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Your Views: Money in politics corrupts idea of free speech for all
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Regarding John Stossel’s June 25 article on free speech, I suggest the First Amendment was intended to protect individuals from arrest or corporal punishment as reprisal for infringing speech.

Corporations cannot be arrested or jailed, nor can they be placed in stocks or lashed. They don’t feel pain and they do not bleed. Corporations don’t need or deserve the protections of this law.

Officers and shareholders of a corporation enjoy protection of their speech as individuals. Here they are equal to all other men. Still, Stossel insists corporations are persons and their rights must be protected.

Meanwhile, conservatives have done their best to eliminate unions because they do not wish workers to have powers of speech similar to those Stossel supports for corporations. Conservatives have attempted to prevent unions from collecting and bundling money from members used in the same manner as corporate cash. If Stossel believes free speech is so important then why do conservatives strive to limit workers’ freedom of speech?

Stossel says in politics, money is speech. If this so, it’s only because the establishment wants it that way. Elimination of the Fairness Doctrine in 1987 started a trend that has produced a condition of civil discourse where money overwhelms and effectively silences the voices of the weak, minorities and the powerless.

The Fairness Doctrine ensured regular discussion in local media of issues of public importance in a manner that was honest, equitable and balanced. This produced an informed public and an electorate appropriately equipped to vote. That’s gone now and the vacuum has been filled with paid advertisements and articles promoting the perspective of large corporations and the wealthy.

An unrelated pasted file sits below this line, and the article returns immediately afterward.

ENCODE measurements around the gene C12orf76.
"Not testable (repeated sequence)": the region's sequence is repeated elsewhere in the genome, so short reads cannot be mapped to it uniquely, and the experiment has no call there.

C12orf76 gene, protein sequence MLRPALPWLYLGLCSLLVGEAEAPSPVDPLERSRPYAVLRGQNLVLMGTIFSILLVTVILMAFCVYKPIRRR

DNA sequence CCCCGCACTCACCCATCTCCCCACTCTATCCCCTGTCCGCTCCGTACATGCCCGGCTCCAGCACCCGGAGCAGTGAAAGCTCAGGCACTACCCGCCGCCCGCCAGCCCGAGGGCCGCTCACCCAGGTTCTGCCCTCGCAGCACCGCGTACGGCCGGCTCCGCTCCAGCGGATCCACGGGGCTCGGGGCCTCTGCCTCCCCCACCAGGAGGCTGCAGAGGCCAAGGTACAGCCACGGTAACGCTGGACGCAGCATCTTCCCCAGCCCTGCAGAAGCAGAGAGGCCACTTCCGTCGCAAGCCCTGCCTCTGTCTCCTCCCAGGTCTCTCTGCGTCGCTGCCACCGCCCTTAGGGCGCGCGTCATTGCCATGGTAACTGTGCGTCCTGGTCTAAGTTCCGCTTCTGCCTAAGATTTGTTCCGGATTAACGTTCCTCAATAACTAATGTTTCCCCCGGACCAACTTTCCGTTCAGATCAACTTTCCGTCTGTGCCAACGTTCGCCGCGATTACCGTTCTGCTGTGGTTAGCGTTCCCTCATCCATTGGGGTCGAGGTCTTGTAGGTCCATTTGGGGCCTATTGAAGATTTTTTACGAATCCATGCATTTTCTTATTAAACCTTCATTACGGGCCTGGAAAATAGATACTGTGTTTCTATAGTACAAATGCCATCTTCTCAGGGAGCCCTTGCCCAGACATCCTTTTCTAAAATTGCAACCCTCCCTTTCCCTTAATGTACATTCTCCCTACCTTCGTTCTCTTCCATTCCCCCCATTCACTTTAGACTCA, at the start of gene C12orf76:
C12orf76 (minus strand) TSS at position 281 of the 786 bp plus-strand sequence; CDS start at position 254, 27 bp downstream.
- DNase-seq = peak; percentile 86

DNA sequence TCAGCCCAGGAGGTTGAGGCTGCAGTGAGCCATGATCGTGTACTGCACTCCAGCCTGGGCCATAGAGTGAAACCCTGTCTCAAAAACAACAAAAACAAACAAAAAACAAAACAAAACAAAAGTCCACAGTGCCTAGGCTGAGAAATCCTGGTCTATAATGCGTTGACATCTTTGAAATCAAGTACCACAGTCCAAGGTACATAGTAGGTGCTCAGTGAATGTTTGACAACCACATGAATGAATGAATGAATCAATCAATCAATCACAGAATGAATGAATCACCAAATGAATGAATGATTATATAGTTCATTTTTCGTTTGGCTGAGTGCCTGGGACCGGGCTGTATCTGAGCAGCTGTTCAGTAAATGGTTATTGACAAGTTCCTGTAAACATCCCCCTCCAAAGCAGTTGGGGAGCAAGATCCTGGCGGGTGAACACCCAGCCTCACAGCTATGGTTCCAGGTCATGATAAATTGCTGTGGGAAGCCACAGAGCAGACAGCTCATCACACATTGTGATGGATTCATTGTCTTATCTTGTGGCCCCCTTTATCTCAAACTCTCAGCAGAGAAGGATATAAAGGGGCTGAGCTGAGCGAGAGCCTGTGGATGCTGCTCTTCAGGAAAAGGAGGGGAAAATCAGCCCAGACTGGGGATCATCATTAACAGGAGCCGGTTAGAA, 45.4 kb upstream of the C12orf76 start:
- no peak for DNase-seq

Who can afford to run a media advertisement in dozens of states to serve a political interest? Certainly not the poor. In fact, most Americans could not do it. This inequality could be resolved or mitigated by reinstituting the Fairness Doctrine.

Federal regulations could require broadcast and newsprint media to furnish free or subsidized time and space for opposing views on political issues. Have conservatives supported this concept? No, they are adamantly against it.

The conservative agenda has given corporations and wealthy individuals an immense propaganda megaphone to deliver their message that cannot be matched by the common man. In this respect, the right to speak and be heard is not equal.

I suggest America was a better place when the Fairness Doctrine effectively protected society from the steady drumbeat and corrupting influence of unlimited, one-sided political propaganda.

I’m not against money in politics, just money used in a manner that corrupts or undermines the foundations of our democracy. When an unlimited amount of money is spent in a way that results in people losing faith in the system, or leaves them feeling that the system is rigged, we all lose.

If money and corporate power trump the government’s interest in maintaining a civil society where citizens are equal and the electorate uniformly believes in the fairness of the system, then we don’t have a democracy; we have something approaching fascism.

Bruce Vandiver